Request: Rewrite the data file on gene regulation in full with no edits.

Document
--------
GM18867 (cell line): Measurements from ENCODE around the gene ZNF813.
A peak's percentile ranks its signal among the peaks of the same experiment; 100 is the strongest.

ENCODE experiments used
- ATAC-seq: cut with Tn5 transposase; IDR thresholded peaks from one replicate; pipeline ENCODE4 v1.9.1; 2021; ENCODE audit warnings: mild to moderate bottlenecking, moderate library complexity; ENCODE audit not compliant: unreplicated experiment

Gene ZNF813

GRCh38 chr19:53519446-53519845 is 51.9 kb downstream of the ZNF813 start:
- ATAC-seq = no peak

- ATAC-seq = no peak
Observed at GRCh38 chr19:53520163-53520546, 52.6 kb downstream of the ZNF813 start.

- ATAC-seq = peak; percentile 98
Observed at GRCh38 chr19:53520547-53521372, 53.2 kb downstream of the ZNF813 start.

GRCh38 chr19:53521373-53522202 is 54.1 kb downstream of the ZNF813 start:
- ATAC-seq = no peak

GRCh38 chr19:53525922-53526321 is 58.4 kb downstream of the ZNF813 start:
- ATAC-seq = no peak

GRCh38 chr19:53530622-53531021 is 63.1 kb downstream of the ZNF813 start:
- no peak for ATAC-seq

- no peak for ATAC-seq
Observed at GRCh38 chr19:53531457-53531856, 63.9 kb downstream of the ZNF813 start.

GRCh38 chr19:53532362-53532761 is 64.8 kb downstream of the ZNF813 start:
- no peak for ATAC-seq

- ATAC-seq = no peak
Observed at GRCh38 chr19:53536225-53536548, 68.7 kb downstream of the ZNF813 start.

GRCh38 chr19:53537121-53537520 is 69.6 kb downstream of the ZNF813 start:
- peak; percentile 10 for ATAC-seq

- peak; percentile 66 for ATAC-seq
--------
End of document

GM18867 (cell line): Measurements from ENCODE around the gene ZNF813.
A peak's percentile ranks its signal among the peaks of the same experiment; 100 is the strongest.

ENCODE experiments used
- ATAC-seq: cut with Tn5 transposase; IDR thresholded peaks from one replicate; pipeline ENCODE4 v1.9.1; 2021; ENCODE audit warnings: mild to moderate bottlenecking, moderate library complexity; ENCODE audit not compliant: unreplicated experiment

Gene ZNF813

GRCh38 chr19:53519446-53519845 is 51.9 kb downstream of the ZNF813 start:
- ATAC-seq = no peak

- ATAC-seq = no peak
Observed at GRCh38 chr19:53520163-53520546, 52.6 kb downstream of the ZNF813 start.

- ATAC-seq = peak; percentile 98
Observed at GRCh38 chr19:53520547-53521372, 53.2 kb downstream of the ZNF813 start.

GRCh38 chr19:53521373-53522202 is 54.1 kb downstream of the ZNF813 start:
- ATAC-seq = no peak

GRCh38 chr19:53525922-53526321 is 58.4 kb downstream of the ZNF813 start:
- ATAC-seq = no peak

GRCh38 chr19:53530622-53531021 is 63.1 kb downstream of the ZNF813 start:
- no peak for ATAC-seq

- no peak for ATAC-seq
Observed at GRCh38 chr19:53531457-53531856, 63.9 kb downstream of the ZNF813 start.

GRCh38 chr19:53532362-53532761 is 64.8 kb downstream of the ZNF813 start:
- no peak for ATAC-seq

- ATAC-seq = no peak
Observed at GRCh38 chr19:53536225-53536548, 68.7 kb downstream of the ZNF813 start.

GRCh38 chr19:53537121-53537520 is 69.6 kb downstream of the ZNF813 start:
- peak; percentile 10 for ATAC-seq

- peak; percentile 66 for ATAC-seq